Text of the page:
But even at the time this looked like a flop. It got to number one (the only solo Spice debut to do so – Geri, Victoria and Emma all made number two while Mel C could only make three or four depending on whether the Bryan Adams collaboration counts) but was one of the few number one singles in the second half of 1998 not to manage a six figure sale. Given that her group had managed almost 200,000 more than that with a six month old album track and that the other number one singles of the time were generally selling to the same target audience this was a big come down. I listened to it just now for the first time in ages – to say it has aged atrociously is an understatement.

    Just answering one question above, Missy Elliot wasn’t quite a household name in the UK at the time and her peak year (2002 – three top ten singles) was still a way away.

  11. 11
    PurpleKylie on 15 Jul 2014 #

    I actually forgot about this song until today! I have no desire to revisit it, I don’t remember being overly fond of it at the time (which would go to explain a big part of how I forgot about it), probably one of the least-interesting Solo Spice efforts from the turn of the century.

  12. 12

    [admin note: hi jlucas i deleted two of yr duplicate repeat-posted comments — i assume an artefact of the ever-more aggravating slowness to update the cache — hope the version left is the most correct]

  13. 13
    Richard B on 15 Jul 2014 #

    “Ambiguity over.” If you listen to the ‘Radio Edit’, yes indeed, but my CD single has a slightly longer ‘Soundtrack Version’ with a spoken-word coda in which Mel changes her mind. Relieved and cackling, she finally decides that, actually, she really doesn’t want him back at all – kissing him off with a dismissive “See ya!”

    It’s a fun moment, and gives the song much of the lift it needs. I assume this sort of playfulness was considered far too Spicy for a single meant to establish Mel as a credible solo artist. A shame.

    Apols, can’t find a working link to that version, but I haven’t looked very hard. Perhaps someone else can oblige.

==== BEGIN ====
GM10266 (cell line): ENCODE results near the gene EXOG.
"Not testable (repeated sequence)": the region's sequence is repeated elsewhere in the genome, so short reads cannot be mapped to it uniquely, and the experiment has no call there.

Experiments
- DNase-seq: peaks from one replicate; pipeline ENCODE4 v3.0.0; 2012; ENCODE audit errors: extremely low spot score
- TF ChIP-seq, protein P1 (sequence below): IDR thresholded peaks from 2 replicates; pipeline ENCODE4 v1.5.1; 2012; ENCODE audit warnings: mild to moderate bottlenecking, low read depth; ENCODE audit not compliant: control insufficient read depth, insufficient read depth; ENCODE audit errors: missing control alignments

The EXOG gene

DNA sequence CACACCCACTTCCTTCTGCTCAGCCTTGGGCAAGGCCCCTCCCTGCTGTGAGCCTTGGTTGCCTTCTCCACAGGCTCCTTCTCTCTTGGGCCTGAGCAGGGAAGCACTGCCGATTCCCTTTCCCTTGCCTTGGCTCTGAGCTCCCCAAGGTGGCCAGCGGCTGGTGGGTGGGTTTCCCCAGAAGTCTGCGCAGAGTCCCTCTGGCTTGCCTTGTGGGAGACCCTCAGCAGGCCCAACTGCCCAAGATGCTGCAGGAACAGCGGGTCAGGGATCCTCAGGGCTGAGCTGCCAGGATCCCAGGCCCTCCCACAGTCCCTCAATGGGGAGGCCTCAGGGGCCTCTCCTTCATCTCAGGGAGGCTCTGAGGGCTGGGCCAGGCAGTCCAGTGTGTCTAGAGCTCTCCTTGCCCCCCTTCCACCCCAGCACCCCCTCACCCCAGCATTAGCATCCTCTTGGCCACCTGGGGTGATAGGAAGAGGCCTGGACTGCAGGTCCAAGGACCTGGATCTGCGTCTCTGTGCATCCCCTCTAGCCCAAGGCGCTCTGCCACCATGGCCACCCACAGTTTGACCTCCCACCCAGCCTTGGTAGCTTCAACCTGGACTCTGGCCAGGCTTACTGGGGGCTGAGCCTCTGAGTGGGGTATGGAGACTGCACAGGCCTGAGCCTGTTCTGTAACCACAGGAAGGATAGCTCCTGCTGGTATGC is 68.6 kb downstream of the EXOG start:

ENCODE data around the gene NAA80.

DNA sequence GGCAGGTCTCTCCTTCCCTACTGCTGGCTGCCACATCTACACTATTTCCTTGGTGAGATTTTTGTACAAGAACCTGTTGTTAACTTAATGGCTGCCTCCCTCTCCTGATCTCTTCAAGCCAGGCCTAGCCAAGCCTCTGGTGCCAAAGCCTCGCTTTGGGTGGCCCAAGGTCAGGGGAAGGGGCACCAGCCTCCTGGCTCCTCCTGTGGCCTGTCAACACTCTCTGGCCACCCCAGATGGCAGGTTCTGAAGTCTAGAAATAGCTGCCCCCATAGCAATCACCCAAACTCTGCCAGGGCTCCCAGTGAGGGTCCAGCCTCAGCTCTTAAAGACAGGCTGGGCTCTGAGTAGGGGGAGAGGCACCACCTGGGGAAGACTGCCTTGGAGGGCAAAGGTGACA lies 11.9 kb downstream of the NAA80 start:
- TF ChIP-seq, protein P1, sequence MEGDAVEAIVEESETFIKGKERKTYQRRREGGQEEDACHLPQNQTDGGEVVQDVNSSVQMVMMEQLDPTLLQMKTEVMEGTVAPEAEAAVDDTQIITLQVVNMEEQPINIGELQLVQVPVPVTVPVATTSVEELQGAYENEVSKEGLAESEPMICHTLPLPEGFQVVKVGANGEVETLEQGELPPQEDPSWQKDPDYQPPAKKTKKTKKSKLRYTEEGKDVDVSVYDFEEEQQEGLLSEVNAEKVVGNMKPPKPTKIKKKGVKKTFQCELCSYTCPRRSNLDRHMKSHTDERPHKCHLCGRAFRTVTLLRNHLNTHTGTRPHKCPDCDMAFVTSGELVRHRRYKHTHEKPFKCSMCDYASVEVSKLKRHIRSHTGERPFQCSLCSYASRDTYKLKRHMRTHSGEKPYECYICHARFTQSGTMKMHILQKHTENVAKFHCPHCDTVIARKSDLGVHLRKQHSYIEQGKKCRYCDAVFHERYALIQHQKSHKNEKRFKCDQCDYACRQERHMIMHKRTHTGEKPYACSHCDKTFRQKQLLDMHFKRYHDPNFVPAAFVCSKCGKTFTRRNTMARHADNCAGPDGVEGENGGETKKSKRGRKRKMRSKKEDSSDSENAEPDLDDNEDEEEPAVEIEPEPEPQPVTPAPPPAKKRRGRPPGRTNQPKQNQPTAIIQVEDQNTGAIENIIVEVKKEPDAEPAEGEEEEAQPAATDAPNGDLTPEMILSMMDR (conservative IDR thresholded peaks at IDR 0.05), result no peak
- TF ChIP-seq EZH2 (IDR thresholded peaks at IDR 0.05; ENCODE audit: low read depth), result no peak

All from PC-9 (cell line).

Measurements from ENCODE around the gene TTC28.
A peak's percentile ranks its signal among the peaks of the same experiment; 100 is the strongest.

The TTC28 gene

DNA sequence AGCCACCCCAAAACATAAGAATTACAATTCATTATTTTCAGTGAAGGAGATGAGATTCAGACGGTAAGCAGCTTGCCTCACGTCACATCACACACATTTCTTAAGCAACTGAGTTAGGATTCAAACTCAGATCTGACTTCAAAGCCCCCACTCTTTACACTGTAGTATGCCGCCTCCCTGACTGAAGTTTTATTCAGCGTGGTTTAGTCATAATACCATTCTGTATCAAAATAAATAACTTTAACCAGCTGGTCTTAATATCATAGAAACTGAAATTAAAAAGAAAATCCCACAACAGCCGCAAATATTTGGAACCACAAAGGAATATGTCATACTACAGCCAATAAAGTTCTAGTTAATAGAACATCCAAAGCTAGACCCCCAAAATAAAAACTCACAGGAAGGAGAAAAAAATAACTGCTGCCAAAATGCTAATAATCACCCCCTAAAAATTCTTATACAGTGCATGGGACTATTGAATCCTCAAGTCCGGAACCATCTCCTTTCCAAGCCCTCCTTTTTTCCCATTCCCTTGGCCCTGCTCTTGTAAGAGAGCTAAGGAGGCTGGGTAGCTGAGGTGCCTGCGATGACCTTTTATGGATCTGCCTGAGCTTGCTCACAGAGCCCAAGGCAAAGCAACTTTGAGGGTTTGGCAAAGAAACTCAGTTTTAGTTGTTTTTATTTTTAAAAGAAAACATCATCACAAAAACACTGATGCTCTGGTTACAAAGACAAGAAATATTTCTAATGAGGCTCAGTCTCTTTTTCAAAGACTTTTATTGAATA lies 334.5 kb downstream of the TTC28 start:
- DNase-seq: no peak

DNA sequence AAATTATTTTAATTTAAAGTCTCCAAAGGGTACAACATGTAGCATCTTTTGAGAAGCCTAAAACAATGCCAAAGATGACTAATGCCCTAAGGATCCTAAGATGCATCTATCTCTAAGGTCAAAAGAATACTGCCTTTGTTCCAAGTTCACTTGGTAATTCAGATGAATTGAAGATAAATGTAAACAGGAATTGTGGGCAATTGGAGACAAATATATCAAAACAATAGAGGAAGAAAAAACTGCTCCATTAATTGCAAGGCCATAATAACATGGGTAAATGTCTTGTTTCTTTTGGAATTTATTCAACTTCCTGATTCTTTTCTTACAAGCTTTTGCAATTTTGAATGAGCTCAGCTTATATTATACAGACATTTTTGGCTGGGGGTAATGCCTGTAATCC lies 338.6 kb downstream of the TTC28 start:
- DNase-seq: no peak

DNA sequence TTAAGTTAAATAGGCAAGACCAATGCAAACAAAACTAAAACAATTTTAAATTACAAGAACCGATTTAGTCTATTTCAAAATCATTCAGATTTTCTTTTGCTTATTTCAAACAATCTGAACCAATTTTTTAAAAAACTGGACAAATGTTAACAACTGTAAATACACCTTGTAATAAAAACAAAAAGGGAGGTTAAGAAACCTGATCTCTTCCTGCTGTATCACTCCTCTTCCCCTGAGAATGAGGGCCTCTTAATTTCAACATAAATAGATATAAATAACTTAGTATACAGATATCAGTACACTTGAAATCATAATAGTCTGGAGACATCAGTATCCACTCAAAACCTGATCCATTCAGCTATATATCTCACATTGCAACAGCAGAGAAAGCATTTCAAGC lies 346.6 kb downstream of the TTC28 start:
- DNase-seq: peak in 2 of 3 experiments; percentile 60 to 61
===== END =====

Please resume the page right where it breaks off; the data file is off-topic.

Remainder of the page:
14. 14
    Izzy on 15 Jul 2014 #

    7: no.453, amazing! How many sales does that translate to, I wonder? Even Robin Thicke’s recent disaster still charted hundreds of places higher.

    (and how do you find out what’s no.453 anyway?!)

  15. 15
    Andrew Farrell on 15 Jul 2014 #

    #8: As we’ve seen recently, a gobsmackingly terrible breakout single is no barrier to reforming yourself as an elder figure on the X-Factor.

  16. 16
    JLucas on 15 Jul 2014 #

    #13 – Yes I was going to mention the soundtrack version! It totally breaks character with the minimal RnB vibe the song was going for, but it’s much closer to the spirit of Scary Spice.

    There’s also a funny spoken work section in the album version of Feels So Good, in which the sultry vibe is once again slightly undermined by her thick Yorkshire delivery.

    “Each passing deeeeh we grow stronger still
    Like the afterteeeehste of a bitter pill
    Keep all the hurt and peeehn far away from me
    Warm me in the glow of yer sunneh exstasy”

    No wonder Avid Merrion found her ripe for parody on Bo Selecta.

  17. 17
    Brendan F on 15 Jul 2014 #

    looks like I need to comment before it’ll let me vote again

  18. 18
    Richard B on 15 Jul 2014 #

    #16 – I think we have ample evidence from Mel’s contributions to the Spice Girls and Spiceworld – and TV talent shows – that she’s at least as funny a comedian as Leigh Francis. More evidence to come soon, I expect.

  19. 19
    Kat but logged out innit on 15 Jul 2014 #

    Mel B was great as a guest judge on X Factor the other year.

    Don’t recall much about IWYB I do remember boggling at her ‘Word Up’ cover on TOTP.

    Why would you do that, Mel?


  20. 20
    Kinitawowi on 15 Jul 2014 #

    The Now! 41 edition of this song clocks 3:25. I’ve just counted it all up; about 1:30 of it is that woeful chorus and 0:40 is the pointless meandering at the end, leaving barely a minute of possibly listenable song.

    I understand the temptation to see this as a triumph for Missy Elliott, but without Mel B to sell it this wouldn’t have got near the top spot. Dreadful.


  21. 21
    iconoclast on 15 Jul 2014 #

    One and a half steps above “entirely unremarkable”; is rescued from complete forgettability by the unusual atmosphere, but isn’t interesting or exciting enough to go very far. FIVE.

  22. 22
    Chelovek na lune on 15 Jul 2014 #

    I am in two minds about this one: on the one hand it is so stripped down, the production and strings so taut, that it becomes almost hypnotic in its repetition around a fairly limited theme and range. (We can go into Bristolian trip hop -we can maybe recall some Gary Numan too, to find similar impact) And a bit of character of both performers does come through. But, only bit – but is that Missy not wishing to overpower the lead named act, as she so easily could? On the other hand (and related to all the above), it has a fairly limited range and theme, almost too much so – there is a small amount of surprise, a limited change of direction, and then it is back to the old routine, and while the repetition and simple structure of the lyrics create that hint of hypnosis, they also count against it becoming a fully blown song. Further Against: Mel B has a better singing voice (what do we reckon, the 3rd best of the Spices) than this track (or to be honest, most of her solo career) gets to show.